Practice Court

Practice Court

Welcome to the program ranked by the Princeton Review as “arguably the best training ground in the nation for practical lawyering.” The program regarded as “the Marine Corps Boot Camp of law schools.” The program recognized as one of the most rigorous, most demanding—yet most rewarding— law school experiences for the honing of real-world lawyering and leadership skills anywhere in America.

Welcome to Practice Court.

A common theme runs throughout Practice Court: As attorneys, we accept the calling to lead, counsel, and rescue our clients, with integrity and professionalism. We can only meet that calling if we are prepared to go the distance under great pressure.

Practice Court is required of all Baylor Law students. Regardless of the area of litigation or transactional practice our graduates plan to pursue, we want them prepared to manage their time under pressure, prepared to organize the details of complex undertakings, and ultimately prepared to command the room, whether it be the courtroom, the boardroom, or in the arena of public leadership. The intensity of Practice Court simultaneously helps students understand how much they still have to learn while delivering a hard-earned confidence that they can handle the journey.

The bedrock of Baylor Law’s nationally 2nd ranked trial advocacy program, Baylor Law’s renowned Practice Court Program traces its roots back to 1857, when the school’s mission “to educate lawyers for the practice of law” was forged. In the 1920s, Judge James Alexander brought Practice Court into the modern age, turning it into one of the most rigorous trial practice programs in the nation—with students trying multiple cases from beginning to end. Today, Practice Court is required of every student. With its mix of civil, criminal and transactional cases, students emerge with the hands-on, real-world experiences that will serve them no matter what area of the law they pursue. Practice Court graduates know that—with true commitment and resilience—they have the capability to accomplish more for themselves and others than they ever thought they could.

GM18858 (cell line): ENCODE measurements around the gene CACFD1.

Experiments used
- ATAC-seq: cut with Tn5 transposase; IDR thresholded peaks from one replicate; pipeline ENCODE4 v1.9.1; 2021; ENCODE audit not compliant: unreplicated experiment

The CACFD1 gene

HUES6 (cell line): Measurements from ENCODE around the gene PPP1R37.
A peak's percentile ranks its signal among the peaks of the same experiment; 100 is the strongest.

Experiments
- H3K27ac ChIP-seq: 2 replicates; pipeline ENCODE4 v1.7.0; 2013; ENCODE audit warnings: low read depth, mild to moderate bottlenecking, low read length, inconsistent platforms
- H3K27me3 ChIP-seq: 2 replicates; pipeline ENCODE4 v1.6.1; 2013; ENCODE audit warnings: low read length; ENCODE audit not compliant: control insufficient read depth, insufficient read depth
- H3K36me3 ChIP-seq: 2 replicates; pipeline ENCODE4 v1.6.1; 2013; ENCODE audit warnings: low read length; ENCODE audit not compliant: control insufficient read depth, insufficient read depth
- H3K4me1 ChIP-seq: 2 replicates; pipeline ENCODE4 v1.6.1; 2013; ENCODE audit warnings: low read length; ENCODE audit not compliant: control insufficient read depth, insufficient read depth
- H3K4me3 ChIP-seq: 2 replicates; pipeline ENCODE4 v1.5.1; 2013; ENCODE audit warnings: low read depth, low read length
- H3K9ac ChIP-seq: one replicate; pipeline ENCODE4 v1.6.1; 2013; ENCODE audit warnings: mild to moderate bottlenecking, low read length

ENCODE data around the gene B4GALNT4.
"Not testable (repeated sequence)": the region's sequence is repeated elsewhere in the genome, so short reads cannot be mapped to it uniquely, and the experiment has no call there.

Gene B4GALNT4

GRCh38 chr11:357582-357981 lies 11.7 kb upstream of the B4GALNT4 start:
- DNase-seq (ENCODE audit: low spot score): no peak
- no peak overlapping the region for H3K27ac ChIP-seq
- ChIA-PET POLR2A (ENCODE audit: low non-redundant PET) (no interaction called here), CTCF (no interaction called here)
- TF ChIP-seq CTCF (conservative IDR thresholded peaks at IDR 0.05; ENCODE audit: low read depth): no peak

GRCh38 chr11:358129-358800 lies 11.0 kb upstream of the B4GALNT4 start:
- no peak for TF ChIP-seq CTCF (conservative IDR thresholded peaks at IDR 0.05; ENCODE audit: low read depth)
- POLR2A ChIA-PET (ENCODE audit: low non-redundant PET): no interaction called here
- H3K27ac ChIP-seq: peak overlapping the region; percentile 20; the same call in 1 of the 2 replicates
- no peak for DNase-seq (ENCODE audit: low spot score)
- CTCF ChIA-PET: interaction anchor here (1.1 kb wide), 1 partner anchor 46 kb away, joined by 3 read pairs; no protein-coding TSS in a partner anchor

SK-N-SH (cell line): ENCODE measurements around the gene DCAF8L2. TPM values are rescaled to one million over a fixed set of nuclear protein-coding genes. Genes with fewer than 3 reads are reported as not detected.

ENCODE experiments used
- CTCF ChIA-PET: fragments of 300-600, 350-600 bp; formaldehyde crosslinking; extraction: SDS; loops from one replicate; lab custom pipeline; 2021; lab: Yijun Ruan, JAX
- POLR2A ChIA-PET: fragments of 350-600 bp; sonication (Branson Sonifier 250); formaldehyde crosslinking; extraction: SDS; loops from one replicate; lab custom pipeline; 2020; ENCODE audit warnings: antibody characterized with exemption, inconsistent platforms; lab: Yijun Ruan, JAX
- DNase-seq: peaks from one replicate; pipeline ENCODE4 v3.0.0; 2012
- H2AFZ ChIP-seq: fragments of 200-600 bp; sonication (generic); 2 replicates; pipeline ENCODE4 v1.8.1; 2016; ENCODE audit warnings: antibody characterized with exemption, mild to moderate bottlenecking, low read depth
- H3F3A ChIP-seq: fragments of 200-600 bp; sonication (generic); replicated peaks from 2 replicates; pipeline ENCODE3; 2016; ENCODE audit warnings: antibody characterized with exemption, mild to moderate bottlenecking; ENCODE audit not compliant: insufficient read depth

The program is comprised of four courses taught over two quarters:

Practice Court 1: Pre-Trial Practice & Procedure
Practice Court 2: Trial Evidence, Procedure & Practice
Practice Court 3: Trial and Post-Trial Practice, Procedure & Evidence
Professional Responsibility

Through this intense, two-term, six-month program, students develop and hone the skills, precision and confidence essential to becoming successful lawyers—from pre-trial preparation and jury selection, to opening statements and examination of witnesses, to evidence skills and final arguments—all within the high-pressure, high-stakes realities of modern legal practice.

And while every law school has some version of a practice court, none—repeat, none—are like this one.


This is not a trial advocacy class. It's not an elective for interested overachievers. Baylor Law’s renowned Practice Court is an all-in, hands-on, total experience that separates itself from traditional law school programs because:

1. It’s required.

Every Baylor Law student, regardless of whether or not they are looking to enter practice as a trial lawyer, goes through Practice Court. Every student comes away with a foundation upon which to build a successful career in law, along with confidence and skills to represent their clients at the highest possible level.

2. It’s in-depth.

Honing skills through a combination of intensive study and advocacy exercises, students develop a deeply rooted appreciation for attention to detail, precision in analysis, and clear communications. This is a wholly immersive experience that is as close as it gets to the practice of law.

3. It’s real-world.

To be able to assimilate information, articulate solutions, and identify alternatives under real-world time constraints and difficult situations is an experience that places preparation and time-management skills in the context of a modern law practice. Here students don’t just study law, they live it.

4. It brings all of the components together.